A study in Finland has revealed that children who are taught how to eat well at an early age tend to carry those habits with them into their teenage years, and hence will be more likely to have lower cholesterol levels than peers not provided with such early guidance.
- KC's View:
Yikes! A study suggests that responsible parents can actually have some influence over their children’s long-term behavior and habits!
Maybe kids pay more attention to their parents in Finland? Y’think?
(I actually think that we can file this story along with other stories from the land of the painfully obvious. But it raises issues that need to be addressed in a broader context.)
Listen, I’ve said all along that in creating better nutrition education programs in this country, parents and families have to be the first line of defense. I’m not entirely sure they can do it without help – our kids live in a highly integrated communications-driven world, and have access to so much more information and product than we ever did, that maybe society has to behave in a generally responsible way as well.
I’m not arguing for legislation, though I’m not entirely convinced that some sort of legislation that governs what can be show to kids is the worst idea in the world. But I do think that companies – which are, by and large, run by people who are parents – need to behave in a responsible manner. For example, Nickelodeon, the children’s cable channel, has just announced that it will stop licensing out its animated characters for use on “junk food” packaging. That seems sensible and responsible to me.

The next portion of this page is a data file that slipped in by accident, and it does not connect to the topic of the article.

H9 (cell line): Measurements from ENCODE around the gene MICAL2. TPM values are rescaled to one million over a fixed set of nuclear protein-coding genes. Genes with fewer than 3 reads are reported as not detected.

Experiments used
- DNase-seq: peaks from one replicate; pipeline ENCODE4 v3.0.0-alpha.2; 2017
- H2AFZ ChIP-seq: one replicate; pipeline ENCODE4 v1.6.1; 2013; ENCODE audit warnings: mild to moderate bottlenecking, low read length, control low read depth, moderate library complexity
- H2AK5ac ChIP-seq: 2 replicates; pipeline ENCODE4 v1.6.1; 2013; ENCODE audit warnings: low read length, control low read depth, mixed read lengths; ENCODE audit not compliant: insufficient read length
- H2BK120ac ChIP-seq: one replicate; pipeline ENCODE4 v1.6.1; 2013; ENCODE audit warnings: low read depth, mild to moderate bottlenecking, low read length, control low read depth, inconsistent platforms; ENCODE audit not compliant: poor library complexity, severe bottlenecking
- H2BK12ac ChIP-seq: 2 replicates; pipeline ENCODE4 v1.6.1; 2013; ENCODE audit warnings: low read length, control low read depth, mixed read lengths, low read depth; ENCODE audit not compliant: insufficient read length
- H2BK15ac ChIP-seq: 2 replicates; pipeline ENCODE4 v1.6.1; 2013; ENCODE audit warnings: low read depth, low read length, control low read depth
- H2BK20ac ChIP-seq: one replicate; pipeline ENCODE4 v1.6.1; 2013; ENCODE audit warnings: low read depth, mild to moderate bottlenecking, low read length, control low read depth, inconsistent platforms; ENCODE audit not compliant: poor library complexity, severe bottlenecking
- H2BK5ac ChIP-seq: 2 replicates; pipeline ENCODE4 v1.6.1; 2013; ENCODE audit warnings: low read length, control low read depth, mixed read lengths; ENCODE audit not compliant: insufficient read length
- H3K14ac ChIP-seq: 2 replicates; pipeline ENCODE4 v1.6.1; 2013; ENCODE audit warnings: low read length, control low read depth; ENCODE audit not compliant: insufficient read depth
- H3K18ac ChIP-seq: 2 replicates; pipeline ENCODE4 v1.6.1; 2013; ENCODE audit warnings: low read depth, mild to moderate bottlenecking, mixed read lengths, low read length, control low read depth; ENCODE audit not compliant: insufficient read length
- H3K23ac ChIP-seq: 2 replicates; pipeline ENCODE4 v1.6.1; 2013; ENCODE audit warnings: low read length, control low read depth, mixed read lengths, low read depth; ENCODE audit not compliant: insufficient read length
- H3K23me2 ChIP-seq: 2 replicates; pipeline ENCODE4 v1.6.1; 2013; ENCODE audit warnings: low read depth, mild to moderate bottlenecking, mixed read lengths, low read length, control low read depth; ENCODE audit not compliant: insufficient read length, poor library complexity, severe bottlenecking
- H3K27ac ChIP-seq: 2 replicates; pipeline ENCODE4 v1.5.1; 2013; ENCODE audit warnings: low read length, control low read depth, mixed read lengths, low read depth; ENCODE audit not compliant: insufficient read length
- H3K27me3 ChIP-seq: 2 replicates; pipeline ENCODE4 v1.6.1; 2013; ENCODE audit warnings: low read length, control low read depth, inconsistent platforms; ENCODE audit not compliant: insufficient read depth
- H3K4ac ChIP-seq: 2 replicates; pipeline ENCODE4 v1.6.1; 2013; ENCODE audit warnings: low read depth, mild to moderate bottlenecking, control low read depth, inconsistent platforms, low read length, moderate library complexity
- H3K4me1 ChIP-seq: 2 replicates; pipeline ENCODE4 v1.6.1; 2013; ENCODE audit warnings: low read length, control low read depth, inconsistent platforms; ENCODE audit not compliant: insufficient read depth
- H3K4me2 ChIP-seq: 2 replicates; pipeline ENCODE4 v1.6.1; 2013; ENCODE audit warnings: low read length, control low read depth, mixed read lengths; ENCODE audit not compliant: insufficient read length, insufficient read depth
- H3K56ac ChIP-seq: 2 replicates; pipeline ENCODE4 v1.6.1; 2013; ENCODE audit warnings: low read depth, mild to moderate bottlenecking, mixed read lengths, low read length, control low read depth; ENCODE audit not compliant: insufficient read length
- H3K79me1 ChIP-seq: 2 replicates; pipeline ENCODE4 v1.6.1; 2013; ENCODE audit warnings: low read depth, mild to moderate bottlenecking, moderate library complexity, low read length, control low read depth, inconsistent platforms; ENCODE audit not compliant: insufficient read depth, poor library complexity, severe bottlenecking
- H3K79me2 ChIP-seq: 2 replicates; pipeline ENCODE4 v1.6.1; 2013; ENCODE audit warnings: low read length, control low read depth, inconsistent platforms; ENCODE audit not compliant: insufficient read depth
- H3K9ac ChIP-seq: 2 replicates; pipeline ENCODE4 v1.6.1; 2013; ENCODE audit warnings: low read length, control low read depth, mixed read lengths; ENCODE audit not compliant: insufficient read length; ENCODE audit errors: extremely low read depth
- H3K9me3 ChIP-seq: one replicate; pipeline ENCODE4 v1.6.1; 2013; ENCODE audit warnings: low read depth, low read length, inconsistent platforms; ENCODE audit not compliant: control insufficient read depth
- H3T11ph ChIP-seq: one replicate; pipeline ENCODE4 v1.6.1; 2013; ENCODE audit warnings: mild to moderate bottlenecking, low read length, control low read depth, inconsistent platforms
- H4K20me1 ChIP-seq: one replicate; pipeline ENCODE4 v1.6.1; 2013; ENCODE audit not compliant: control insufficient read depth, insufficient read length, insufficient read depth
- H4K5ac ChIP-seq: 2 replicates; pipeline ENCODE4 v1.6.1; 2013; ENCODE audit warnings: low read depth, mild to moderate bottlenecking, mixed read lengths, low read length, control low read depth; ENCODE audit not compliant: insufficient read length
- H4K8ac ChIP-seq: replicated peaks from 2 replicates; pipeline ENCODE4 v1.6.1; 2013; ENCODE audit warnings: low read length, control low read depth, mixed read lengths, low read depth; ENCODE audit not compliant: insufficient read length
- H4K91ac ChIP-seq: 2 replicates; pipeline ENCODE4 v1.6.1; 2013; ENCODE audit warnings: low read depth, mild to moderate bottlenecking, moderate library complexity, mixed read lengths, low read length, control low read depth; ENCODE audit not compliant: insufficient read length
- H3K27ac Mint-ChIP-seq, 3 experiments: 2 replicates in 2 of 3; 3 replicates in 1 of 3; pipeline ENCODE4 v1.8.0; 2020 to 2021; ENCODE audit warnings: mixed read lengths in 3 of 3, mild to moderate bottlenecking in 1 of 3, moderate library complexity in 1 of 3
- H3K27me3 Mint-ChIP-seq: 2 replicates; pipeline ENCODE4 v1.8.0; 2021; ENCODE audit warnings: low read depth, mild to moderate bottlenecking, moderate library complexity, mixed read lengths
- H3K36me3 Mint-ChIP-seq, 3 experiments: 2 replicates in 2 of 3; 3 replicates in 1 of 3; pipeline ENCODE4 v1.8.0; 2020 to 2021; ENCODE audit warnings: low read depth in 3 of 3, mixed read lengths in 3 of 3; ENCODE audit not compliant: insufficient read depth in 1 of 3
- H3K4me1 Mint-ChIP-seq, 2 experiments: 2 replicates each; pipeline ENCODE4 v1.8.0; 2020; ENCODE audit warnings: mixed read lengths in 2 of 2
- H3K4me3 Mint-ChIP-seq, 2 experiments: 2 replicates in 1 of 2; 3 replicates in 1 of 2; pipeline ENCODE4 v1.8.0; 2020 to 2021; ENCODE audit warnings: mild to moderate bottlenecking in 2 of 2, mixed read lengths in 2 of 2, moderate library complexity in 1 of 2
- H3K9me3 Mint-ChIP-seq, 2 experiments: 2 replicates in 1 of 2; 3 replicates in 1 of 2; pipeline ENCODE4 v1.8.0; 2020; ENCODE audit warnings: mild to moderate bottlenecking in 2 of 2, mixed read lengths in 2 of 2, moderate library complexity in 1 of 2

Of course, there is another problem with the “parental responsibility” argument. How many parents really understand nutritional issues in such a way that they can pass along their knowledge to their kids? Not as many as we’d like, I’d suggest – and you can see that just in the burgeoning adult obesity rate.
Meanwhile, MSNBC reports that only one if five patients diagnosed with obesity in this country actually has their condition formally documented and receives a formal weight management program from their doctors. While patients who are morbidly or severely obese tend to get better treatment, the lack of focus on lesser cases of obesity is seen as being a significant problem.
These are complicated issues, and I’m pretty sure that simplistic answers aren’t always sufficient to resolve them.